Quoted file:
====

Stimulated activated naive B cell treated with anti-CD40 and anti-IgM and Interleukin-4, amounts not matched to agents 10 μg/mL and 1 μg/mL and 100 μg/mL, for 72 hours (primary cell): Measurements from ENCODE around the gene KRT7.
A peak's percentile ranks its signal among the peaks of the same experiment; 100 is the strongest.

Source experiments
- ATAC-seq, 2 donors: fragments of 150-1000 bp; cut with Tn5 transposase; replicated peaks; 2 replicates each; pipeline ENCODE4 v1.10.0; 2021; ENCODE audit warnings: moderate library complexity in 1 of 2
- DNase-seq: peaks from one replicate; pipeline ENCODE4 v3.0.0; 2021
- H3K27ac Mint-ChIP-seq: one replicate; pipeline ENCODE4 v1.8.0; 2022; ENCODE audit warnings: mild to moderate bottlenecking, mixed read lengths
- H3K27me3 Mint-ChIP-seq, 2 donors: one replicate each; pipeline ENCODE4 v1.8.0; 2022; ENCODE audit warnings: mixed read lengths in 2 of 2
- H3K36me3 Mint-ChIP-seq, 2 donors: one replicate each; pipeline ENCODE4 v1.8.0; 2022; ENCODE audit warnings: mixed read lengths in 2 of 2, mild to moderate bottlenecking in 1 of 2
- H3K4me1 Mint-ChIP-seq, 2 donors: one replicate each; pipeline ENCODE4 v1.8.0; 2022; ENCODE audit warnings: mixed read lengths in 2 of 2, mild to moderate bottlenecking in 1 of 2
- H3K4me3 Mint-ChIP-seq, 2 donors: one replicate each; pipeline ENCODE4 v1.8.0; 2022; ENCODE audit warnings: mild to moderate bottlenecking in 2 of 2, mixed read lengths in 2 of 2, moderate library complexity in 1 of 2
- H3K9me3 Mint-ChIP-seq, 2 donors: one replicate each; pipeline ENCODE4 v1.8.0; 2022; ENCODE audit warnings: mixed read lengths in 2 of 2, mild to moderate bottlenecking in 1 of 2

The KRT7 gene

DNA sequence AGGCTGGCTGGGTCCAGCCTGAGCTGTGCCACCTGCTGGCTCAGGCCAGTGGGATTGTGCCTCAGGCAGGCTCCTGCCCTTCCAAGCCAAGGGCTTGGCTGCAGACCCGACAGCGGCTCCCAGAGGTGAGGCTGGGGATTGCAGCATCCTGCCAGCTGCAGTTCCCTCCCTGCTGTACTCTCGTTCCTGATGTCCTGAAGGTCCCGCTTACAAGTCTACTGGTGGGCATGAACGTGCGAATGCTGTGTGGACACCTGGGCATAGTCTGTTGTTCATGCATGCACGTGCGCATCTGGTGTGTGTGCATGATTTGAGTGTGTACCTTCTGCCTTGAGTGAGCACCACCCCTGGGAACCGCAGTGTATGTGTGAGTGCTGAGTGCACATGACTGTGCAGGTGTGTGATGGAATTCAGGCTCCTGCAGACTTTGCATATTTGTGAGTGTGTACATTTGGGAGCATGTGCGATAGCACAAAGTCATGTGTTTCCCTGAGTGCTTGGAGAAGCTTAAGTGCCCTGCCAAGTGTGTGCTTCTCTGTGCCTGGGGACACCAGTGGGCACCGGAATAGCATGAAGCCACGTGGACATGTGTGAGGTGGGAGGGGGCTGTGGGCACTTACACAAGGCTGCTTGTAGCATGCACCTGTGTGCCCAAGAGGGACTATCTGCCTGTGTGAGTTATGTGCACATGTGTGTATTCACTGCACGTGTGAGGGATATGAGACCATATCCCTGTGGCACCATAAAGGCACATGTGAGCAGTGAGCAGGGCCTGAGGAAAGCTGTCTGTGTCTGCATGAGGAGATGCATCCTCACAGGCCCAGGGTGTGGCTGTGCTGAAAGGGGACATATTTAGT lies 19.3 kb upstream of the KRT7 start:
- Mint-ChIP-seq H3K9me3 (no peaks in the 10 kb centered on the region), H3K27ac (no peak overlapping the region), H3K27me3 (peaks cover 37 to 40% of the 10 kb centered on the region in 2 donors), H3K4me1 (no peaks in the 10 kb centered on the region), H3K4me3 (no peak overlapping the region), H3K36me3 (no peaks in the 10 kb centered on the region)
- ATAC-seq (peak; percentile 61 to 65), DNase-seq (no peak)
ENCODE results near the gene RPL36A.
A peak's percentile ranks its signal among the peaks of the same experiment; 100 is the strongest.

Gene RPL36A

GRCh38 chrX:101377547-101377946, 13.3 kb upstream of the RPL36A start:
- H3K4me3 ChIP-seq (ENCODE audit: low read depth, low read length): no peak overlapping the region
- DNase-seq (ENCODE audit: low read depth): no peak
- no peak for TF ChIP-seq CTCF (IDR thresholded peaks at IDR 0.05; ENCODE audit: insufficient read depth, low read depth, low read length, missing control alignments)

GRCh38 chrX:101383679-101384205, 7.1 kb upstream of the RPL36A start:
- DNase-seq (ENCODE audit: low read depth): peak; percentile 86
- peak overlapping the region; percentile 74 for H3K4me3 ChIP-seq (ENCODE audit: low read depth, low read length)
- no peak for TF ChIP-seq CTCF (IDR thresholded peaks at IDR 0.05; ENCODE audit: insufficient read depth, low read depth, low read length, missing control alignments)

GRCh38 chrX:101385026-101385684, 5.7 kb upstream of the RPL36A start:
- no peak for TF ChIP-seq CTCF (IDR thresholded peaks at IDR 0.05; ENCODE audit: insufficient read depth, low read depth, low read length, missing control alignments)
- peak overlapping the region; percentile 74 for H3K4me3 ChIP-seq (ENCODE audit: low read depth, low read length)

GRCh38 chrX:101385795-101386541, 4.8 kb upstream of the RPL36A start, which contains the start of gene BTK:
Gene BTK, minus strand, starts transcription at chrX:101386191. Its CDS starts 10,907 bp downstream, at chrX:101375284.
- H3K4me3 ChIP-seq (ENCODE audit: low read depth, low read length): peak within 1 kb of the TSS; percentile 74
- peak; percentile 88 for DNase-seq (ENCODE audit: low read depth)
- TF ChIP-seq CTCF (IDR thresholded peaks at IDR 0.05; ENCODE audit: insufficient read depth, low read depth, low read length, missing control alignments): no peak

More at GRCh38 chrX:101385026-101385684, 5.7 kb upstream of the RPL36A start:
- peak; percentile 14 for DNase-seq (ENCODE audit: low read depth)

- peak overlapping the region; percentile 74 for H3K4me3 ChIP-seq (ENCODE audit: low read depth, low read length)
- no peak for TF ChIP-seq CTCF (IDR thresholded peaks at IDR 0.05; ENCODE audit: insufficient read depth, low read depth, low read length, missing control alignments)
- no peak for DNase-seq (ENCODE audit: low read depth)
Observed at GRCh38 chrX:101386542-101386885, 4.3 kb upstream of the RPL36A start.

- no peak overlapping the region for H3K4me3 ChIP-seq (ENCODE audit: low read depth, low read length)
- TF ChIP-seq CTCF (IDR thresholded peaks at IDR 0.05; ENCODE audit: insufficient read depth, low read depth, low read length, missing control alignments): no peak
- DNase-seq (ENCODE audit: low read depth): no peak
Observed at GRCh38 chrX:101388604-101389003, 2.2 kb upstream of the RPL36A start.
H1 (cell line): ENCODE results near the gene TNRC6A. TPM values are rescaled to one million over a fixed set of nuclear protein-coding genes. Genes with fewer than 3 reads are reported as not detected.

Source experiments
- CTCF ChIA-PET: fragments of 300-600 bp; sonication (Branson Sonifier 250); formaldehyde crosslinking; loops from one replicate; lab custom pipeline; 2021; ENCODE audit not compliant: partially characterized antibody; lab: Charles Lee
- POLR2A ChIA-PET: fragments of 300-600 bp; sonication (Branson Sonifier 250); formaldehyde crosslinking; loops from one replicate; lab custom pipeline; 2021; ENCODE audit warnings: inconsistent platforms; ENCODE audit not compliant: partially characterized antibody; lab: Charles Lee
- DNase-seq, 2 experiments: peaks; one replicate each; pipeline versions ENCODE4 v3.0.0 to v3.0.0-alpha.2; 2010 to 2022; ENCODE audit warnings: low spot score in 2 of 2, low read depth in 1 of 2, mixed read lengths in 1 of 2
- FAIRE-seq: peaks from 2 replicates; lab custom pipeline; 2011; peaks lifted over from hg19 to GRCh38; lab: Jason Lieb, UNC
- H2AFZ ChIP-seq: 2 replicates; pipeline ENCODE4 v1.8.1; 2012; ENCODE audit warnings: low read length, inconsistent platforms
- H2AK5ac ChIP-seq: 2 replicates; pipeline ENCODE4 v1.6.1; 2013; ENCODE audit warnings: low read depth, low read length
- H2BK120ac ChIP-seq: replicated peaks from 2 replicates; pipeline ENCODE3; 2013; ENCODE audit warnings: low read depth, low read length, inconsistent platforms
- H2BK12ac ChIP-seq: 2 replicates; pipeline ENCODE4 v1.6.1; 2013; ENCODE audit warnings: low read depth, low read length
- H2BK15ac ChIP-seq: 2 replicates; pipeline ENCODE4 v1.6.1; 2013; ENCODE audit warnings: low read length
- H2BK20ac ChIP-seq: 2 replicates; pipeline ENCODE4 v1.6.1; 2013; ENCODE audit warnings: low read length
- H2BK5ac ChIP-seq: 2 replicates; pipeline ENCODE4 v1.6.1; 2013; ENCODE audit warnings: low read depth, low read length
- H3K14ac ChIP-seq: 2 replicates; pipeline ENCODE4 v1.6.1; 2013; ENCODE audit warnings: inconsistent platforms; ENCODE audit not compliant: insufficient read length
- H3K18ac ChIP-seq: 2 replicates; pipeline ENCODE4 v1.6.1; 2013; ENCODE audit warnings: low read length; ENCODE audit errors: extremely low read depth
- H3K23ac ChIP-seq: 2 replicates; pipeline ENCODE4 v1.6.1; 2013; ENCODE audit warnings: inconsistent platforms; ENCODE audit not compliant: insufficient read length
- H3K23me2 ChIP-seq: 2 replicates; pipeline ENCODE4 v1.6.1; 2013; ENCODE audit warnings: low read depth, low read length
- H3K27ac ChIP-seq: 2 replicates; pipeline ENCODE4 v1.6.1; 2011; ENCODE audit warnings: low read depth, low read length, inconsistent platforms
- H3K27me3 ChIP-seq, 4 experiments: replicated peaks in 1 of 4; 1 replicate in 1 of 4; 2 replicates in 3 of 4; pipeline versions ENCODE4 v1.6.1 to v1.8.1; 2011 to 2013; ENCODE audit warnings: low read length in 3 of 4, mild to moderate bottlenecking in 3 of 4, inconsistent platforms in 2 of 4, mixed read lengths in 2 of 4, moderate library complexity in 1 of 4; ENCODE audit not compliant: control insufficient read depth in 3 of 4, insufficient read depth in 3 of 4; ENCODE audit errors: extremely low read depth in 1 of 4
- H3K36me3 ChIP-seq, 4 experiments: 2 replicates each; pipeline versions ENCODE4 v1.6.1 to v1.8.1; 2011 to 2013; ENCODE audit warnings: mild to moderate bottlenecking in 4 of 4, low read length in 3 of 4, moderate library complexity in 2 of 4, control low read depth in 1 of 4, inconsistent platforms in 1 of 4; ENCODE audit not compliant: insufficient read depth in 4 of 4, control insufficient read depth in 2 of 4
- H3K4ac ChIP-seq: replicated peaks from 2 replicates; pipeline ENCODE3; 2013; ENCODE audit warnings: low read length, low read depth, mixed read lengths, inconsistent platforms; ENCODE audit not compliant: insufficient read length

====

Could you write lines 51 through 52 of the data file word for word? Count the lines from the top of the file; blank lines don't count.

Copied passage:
- H2AFZ ChIP-seq: 2 replicates; pipeline ENCODE4 v1.8.1; 2012; ENCODE audit warnings: low read length, inconsistent platforms
- H2AK5ac ChIP-seq: 2 replicates; pipeline ENCODE4 v1.6.1; 2013; ENCODE audit warnings: low read depth, low read length